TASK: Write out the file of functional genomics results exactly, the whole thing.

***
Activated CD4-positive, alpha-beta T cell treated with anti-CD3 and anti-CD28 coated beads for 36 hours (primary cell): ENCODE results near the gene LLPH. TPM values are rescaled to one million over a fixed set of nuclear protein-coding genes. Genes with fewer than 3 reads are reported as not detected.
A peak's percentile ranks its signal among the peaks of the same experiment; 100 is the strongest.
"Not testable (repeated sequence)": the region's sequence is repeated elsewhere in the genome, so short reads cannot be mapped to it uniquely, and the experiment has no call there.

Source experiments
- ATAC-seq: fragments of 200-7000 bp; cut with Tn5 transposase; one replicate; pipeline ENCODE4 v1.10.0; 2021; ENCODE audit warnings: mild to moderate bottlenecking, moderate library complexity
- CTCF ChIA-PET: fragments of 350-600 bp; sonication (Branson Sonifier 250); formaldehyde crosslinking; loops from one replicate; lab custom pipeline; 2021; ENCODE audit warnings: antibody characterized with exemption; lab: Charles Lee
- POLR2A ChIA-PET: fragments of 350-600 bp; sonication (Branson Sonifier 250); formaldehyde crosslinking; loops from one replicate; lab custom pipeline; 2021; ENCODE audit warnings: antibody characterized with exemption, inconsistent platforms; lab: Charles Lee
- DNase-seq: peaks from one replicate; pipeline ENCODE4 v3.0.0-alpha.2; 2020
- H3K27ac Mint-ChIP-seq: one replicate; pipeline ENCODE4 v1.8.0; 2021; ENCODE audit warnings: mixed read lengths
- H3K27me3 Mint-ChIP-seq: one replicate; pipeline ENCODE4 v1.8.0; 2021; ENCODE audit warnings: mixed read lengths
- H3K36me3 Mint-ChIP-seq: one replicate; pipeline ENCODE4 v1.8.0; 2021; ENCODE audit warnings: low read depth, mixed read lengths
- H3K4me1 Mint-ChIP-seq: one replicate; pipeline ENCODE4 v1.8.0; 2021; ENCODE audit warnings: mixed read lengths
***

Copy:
Activated CD4-positive, alpha-beta T cell treated with anti-CD3 and anti-CD28 coated beads for 36 hours (primary cell): ENCODE results near the gene LLPH. TPM values are rescaled to one million over a fixed set of nuclear protein-coding genes. Genes with fewer than 3 reads are reported as not detected.
A peak's percentile ranks its signal among the peaks of the same experiment; 100 is the strongest.
"Not testable (repeated sequence)": the region's sequence is repeated elsewhere in the genome, so short reads cannot be mapped to it uniquely, and the experiment has no call there.

Source experiments
- ATAC-seq: fragments of 200-7000 bp; cut with Tn5 transposase; one replicate; pipeline ENCODE4 v1.10.0; 2021; ENCODE audit warnings: mild to moderate bottlenecking, moderate library complexity
- CTCF ChIA-PET: fragments of 350-600 bp; sonication (Branson Sonifier 250); formaldehyde crosslinking; loops from one replicate; lab custom pipeline; 2021; ENCODE audit warnings: antibody characterized with exemption; lab: Charles Lee
- POLR2A ChIA-PET: fragments of 350-600 bp; sonication (Branson Sonifier 250); formaldehyde crosslinking; loops from one replicate; lab custom pipeline; 2021; ENCODE audit warnings: antibody characterized with exemption, inconsistent platforms; lab: Charles Lee
- DNase-seq: peaks from one replicate; pipeline ENCODE4 v3.0.0-alpha.2; 2020
- H3K27ac Mint-ChIP-seq: one replicate; pipeline ENCODE4 v1.8.0; 2021; ENCODE audit warnings: mixed read lengths
- H3K27me3 Mint-ChIP-seq: one replicate; pipeline ENCODE4 v1.8.0; 2021; ENCODE audit warnings: mixed read lengths
- H3K36me3 Mint-ChIP-seq: one replicate; pipeline ENCODE4 v1.8.0; 2021; ENCODE audit warnings: low read depth, mixed read lengths
- H3K4me1 Mint-ChIP-seq: one replicate; pipeline ENCODE4 v1.8.0; 2021; ENCODE audit warnings: mixed read lengths